It is certainly important to prevent “backdoors” from being built and kept open, but it should never mean that the “front entrance” is less important.
It is very difficult to detect a thief who breaks into a house if he has a passkey, unless he leaves the house visibly in a mess. So is a cyber attacker who has obtained a password of a target person. Intrusions through the “cyber front entrance” by stolen passwords are hardly noticed, resulting in fewer records of intrusion attacks and fewer discussions.
People who are conscious of the significance of this vulnerability and advocate rigid password policies seldom look at a very basic fact; the number of accounts that require passwords is said to be 20 ~ 26 and still keep increasing, whereas the number of passwords that humans can keep remembering is said to be no more than 3 ~ 5 with no hope of increasing.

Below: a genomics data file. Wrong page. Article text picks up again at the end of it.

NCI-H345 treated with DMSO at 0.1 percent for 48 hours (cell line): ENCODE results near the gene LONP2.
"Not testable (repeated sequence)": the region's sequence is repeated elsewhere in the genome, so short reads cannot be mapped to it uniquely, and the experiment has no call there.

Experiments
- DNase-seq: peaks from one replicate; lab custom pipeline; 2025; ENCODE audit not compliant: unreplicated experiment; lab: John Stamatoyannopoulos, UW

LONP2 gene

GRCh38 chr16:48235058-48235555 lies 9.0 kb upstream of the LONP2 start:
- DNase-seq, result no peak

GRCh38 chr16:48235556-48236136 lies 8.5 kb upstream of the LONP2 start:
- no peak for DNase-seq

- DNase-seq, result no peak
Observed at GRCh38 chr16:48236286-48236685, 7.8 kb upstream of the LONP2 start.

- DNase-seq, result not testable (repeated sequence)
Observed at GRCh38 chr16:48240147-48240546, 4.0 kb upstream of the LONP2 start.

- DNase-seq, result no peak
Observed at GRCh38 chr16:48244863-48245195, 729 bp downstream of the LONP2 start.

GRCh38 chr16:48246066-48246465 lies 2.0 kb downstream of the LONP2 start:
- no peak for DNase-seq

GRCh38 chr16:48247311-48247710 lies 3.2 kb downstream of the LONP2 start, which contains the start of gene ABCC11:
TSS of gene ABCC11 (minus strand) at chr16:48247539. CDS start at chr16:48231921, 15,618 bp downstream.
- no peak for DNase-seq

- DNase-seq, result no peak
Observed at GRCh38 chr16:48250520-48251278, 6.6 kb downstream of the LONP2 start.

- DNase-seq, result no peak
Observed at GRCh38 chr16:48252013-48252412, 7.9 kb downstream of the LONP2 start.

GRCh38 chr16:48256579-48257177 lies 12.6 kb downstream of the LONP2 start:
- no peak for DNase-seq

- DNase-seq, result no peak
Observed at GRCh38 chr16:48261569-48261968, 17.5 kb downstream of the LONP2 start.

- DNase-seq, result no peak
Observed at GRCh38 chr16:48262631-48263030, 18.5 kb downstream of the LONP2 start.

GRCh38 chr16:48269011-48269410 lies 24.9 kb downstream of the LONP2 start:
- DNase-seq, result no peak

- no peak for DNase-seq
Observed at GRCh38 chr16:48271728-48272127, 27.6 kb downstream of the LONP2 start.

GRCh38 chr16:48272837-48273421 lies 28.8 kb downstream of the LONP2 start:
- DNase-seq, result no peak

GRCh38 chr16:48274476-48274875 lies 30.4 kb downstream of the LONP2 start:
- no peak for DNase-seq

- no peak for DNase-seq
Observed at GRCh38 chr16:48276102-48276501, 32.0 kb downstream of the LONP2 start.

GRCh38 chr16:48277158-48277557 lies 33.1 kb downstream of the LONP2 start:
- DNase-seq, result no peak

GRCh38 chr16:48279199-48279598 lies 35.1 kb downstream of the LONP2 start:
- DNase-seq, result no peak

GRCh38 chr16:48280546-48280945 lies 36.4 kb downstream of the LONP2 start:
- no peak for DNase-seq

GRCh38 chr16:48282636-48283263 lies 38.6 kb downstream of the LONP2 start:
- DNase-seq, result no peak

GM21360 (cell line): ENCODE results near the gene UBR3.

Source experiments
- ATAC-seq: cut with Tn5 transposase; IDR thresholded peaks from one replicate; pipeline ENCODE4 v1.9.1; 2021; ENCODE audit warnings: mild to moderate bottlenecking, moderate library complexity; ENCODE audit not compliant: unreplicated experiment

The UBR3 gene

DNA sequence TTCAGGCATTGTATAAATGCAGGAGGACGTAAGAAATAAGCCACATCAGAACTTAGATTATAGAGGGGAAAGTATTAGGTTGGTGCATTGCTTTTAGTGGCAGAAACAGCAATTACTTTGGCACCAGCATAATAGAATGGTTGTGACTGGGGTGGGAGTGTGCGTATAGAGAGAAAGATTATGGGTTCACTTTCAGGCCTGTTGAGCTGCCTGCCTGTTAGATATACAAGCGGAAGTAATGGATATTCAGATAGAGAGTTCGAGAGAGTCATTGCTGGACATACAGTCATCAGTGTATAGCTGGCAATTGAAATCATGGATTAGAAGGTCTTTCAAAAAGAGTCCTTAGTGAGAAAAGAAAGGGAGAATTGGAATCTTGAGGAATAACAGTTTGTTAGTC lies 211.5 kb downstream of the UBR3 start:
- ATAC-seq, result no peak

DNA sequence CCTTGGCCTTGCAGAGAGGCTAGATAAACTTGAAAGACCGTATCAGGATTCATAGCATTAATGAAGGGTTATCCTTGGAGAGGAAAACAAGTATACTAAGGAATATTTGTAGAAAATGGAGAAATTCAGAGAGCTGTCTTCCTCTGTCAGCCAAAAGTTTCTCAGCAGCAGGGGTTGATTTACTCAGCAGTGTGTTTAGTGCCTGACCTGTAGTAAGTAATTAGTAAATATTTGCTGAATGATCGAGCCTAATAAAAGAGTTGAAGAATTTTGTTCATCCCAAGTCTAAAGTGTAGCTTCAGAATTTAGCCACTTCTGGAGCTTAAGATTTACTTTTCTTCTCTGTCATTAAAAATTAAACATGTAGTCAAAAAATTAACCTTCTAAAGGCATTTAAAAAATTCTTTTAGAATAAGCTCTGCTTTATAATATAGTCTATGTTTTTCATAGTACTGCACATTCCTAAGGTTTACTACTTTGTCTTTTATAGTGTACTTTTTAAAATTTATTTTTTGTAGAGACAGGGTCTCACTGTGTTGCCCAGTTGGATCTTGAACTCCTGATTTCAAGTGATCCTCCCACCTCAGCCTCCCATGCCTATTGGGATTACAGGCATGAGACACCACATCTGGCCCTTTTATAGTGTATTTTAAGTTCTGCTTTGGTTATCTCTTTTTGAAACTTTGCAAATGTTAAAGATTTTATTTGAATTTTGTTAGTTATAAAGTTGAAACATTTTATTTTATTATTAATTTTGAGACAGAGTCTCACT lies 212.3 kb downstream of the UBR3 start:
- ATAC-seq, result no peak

I am of the belief that it is an urgent task to fill this ever increasing gap, and I propose that we could make use of episodic/autobiographic image memory in order to make the protection of the cyber front entrance (=remembered passwords) more secure while keeping availability high.
Should you be interested you would be invited to my earlier discussions posted at http://mneme.blog.eonet.jp/default/linkedin_discussion/